What is popularly referred to as “the Confederate flag” is actually the Confederate Naval Jack, adopted in 1863 for the Confederate Navy. Unlike the battle flag of the Army of Northern Virginia, the Confederate Naval Jack is standard flag length. This has become the most popular medium for the Southern Cross.

Another department where the anti-Southern Cross side gets it wrong is that they do not understand that symbols are rarely universal. There are a few exceptions. One of the most popular arguments against the Southern Cross is that it is reminiscent of the Nazi Germany flag and swastika.

The problem with that comparison is context. In the Civil War, both sides were guilty of atrocities. War was one giant, ongoing atrocity, a race to see which side would cave first. Defenders of the Union are quick to forget Sherman’s March to the Sea, amongst other Union actions. All things considered, given the time context, the enslavement of Africans was one atrocity in a whirlwind of atrocity, in a world that was calloused to and embraced atrocity.

In comparison, by the time Adolf Hitler rose to power, the world had become more “civilized.” Genocides were greatly frowned upon worldwide at this point, so to revert to a medieval fashion of murder and kill over six million Jews took the atrocity level to a point where the swastika, once used as a peaceful symbol, would forever be associated with the Nazi Party and its heinous acts.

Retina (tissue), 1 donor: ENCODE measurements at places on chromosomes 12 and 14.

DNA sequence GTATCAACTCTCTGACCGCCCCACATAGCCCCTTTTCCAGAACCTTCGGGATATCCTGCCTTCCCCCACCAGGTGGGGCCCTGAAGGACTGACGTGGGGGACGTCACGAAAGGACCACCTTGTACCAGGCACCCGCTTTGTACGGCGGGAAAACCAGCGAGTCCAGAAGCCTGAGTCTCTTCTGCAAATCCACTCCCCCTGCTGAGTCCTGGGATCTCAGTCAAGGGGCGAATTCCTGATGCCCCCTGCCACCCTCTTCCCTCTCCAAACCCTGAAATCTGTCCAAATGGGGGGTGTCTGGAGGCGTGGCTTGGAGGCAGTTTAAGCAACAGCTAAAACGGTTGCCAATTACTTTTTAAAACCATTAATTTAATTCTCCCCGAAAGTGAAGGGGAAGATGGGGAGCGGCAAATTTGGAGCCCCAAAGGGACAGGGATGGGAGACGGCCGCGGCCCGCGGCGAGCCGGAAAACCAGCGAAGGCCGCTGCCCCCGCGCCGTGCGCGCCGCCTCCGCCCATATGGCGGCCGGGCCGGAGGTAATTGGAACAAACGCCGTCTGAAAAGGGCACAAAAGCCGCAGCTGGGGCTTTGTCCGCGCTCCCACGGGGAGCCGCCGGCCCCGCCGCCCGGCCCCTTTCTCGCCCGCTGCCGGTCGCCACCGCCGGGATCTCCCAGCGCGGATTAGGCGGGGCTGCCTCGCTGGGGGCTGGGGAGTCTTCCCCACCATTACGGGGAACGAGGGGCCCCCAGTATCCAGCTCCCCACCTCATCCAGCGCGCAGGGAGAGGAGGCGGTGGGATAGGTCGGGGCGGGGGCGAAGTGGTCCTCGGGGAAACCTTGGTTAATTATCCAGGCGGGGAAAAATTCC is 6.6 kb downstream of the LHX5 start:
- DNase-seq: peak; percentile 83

To compare the two may make sense, but one crossed the historical atrocity threshold while one did not. This leaves the Southern Cross open to some level of interpretation. Many Southerners who hold no racial bias believe it to be a symbol of sovereignty and rebellion. At the end of the day, that is exactly what the Confederacy did: rebel. Most feel the Confederacy were certainly not justified in their rebellion, but those who embrace the Southern Cross are not focused on the motivations, but on the actions. This explanation will not resonate with many in the black community, due to generation upon generation suffering from the actions of bigots past.